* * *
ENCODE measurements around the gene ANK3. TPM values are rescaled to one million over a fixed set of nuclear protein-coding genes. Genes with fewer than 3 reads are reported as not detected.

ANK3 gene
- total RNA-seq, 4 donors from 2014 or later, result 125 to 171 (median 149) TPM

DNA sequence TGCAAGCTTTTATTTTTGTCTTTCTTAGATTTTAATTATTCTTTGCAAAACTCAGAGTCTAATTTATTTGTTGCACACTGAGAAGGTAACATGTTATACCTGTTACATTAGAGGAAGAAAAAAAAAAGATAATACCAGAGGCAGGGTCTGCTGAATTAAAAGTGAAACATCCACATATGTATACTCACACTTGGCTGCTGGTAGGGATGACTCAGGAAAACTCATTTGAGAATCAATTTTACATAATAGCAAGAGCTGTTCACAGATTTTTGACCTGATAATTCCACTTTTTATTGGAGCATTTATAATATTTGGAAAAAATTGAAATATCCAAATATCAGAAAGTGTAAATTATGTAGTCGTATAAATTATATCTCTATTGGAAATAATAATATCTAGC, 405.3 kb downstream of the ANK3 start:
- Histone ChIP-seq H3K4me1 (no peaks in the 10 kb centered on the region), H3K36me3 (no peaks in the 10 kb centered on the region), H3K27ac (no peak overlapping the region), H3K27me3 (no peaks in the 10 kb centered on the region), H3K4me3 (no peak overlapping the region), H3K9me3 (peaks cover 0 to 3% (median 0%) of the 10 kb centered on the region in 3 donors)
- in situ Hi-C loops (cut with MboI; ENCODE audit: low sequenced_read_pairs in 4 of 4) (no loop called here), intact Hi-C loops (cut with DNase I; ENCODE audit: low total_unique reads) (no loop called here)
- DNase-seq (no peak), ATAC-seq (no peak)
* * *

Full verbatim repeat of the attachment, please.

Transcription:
ENCODE measurements around the gene ANK3. TPM values are rescaled to one million over a fixed set of nuclear protein-coding genes. Genes with fewer than 3 reads are reported as not detected.

ANK3 gene
- total RNA-seq, 4 donors from 2014 or later, result 125 to 171 (median 149) TPM

DNA sequence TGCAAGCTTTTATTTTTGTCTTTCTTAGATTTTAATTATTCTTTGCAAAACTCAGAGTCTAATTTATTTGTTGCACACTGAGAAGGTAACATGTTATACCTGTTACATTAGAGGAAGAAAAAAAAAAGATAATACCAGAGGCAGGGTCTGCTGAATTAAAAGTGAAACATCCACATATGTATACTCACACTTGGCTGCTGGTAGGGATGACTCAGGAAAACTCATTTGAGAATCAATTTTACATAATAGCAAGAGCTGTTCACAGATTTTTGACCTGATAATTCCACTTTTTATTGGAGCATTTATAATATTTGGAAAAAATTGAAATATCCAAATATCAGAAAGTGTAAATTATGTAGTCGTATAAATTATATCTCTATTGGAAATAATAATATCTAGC, 405.3 kb downstream of the ANK3 start:
- Histone ChIP-seq H3K4me1 (no peaks in the 10 kb centered on the region), H3K36me3 (no peaks in the 10 kb centered on the region), H3K27ac (no peak overlapping the region), H3K27me3 (no peaks in the 10 kb centered on the region), H3K4me3 (no peak overlapping the region), H3K9me3 (peaks cover 0 to 3% (median 0%) of the 10 kb centered on the region in 3 donors)
- in situ Hi-C loops (cut with MboI; ENCODE audit: low sequenced_read_pairs in 4 of 4) (no loop called here), intact Hi-C loops (cut with DNase I; ENCODE audit: low total_unique reads) (no loop called here)
- DNase-seq (no peak), ATAC-seq (no peak)